Robbie Williams’ new Netflix documentary was met with instant approval from the entertainer, according to director Joe Pearlman.
The series tells the definitive story of the former Take That star’s rise to fame – and all the ups, downs, and media scrutiny in between – offering unprecedented access to the Rock DJ singer through archive material and new interviews.
“I heard that Robbie had this archive of what was said to be 30,000 hours of his life, sitting in a warehouse near Heathrow,” says the filmmaker, who came on board for the project shortly after completing work on Lewis Capaldi’s ‘How I’m Feeling Now’, in RETROPOP’s December issue. “It had never been touched, never been digitised, never been put on a computer, most of it unlabeled. So the opportunity when that kind of thing comes up for a filmmaker is like, ‘Oh, my God!’”
Captured for no particular purpose, the footage exists thanks to those around Robbie during the early stages of his solo career. “His late manager, David Enthoven, was a huge believer in archiving everything; I think he took a lot of photos and, according to his team, it started early on that ‘everything should be filmed, this might be an opportunity’,” adds Joe. “Then when Guy Chambers came on the scene, he saw something special and wanted to record it all, so a huge amount of what you see – certainly in episodes one and two – is shot by Guy.”
Work on the show began last October, shortly after Robbie had released his reworked 25th anniversary retrospective, ‘XXV’, with a tour taking place across the globe into 2023.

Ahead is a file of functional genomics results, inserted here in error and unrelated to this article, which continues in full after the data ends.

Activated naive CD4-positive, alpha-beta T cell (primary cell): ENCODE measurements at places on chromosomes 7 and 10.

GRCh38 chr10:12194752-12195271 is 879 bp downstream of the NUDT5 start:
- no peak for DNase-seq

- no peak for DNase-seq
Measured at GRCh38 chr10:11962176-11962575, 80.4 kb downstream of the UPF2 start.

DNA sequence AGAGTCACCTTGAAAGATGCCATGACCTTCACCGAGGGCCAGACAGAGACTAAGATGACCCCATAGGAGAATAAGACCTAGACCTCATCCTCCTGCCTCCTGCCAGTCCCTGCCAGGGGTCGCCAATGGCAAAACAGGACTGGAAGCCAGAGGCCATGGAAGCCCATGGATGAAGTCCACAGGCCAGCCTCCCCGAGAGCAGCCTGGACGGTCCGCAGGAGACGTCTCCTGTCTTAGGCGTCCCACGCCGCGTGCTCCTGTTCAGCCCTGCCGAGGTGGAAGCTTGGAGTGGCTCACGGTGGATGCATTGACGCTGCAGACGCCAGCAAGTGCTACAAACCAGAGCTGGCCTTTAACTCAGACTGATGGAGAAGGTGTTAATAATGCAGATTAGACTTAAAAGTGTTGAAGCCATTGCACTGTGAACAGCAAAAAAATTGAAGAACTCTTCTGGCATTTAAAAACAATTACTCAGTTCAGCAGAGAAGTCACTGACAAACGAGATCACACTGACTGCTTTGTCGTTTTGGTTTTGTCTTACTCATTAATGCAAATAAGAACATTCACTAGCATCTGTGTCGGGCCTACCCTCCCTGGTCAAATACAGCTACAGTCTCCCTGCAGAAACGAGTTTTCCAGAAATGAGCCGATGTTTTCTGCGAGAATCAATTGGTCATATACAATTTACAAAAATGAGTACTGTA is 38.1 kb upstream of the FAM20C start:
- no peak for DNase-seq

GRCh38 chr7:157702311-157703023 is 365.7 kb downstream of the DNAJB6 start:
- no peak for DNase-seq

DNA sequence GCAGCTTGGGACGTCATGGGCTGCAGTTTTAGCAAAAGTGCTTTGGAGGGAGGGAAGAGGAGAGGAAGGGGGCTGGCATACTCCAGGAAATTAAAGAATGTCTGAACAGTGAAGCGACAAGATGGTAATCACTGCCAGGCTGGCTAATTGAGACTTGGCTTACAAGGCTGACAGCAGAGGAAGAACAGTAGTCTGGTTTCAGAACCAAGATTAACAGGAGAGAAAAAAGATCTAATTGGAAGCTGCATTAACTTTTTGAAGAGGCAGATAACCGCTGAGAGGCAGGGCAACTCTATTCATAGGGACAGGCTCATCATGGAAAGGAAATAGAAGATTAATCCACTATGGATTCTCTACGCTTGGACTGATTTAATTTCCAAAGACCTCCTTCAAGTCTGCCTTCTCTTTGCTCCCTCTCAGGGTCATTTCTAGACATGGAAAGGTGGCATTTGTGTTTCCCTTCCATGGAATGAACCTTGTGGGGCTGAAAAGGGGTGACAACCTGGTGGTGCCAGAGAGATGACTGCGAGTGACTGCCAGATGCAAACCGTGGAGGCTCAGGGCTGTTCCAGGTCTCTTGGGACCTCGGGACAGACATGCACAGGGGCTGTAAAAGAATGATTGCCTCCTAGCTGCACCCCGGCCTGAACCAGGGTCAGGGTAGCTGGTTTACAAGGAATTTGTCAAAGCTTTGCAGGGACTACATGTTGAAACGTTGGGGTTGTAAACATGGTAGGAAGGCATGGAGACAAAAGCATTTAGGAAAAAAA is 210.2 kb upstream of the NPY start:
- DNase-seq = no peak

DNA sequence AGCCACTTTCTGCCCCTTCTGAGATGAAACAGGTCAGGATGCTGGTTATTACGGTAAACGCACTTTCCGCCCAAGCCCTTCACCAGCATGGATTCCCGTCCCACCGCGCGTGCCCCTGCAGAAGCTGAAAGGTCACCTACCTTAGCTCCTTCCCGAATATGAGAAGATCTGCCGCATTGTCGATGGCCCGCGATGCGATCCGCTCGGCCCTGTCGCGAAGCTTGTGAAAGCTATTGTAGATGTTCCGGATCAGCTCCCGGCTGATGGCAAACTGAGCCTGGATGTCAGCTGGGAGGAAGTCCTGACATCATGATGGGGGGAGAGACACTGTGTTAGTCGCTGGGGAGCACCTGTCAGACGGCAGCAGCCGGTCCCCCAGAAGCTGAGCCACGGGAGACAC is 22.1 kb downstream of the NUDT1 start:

It was during that run of shows that Joe joined Robbie on the road, getting to know the man behind the music to truly understand his story. “I think I had an overview and a basic idea of Rob’s life – he’s a very public person – but equally, I didn’t know the details,” he reflects. “I think everyone knows that he’s had struggles with addiction and mental health problems, which he’s talked openly about, but I didn’t feel like he ever really dug deep into it publicly. It always felt like there was more. For me, every film and every show I go into is about character – and who’s a better character than Robbie Williams?”
Despite his phenomenal success, Robbie battled addiction and substance abuse in the late 1990s and early 2000s, with the struggles taking a toll on his personal and professional life, leading to erratic behaviour and a 2007 stint in rehab, after taking speed, acid, heroin, cocaine and “heart-stopping” amounts of prescription drugs, according to reports at the time.
Amidst his struggles with addiction, the Let Me Entertain You singer also grappled with mental health issues, which he’s candidly discussed in a bid to help reduce the stigma and encourage others to seek help and support.
When Joe presented the episodes to Robbie, he was unsure how he’d react. “It’s incredibly intense and you don’t know what’s going to trigger people – even though you spend a lot of time getting to know these people, you still don’t fully know if your interpreted truth is going to be their truth,” says Joe. “But luckily with Rob he got it. He said to us, ‘This is the first time where I don’t feel like I have to explain myself, because there it is. That’s what happened to me.’ For a documentary filmmaker, I feel incredibly proud to be able to do that. To make something greater than just entertainment, that’s important for everyone.”
‘Robbie Williams’ is streaming now on Netflix.
Read the full interview in the December 2023 edition of RETROPOP, out now. Order yours or subscribe via our Online Store, use our Store Finder to locate your nearest stockist, or get Digital Copies delivered direct to your devices.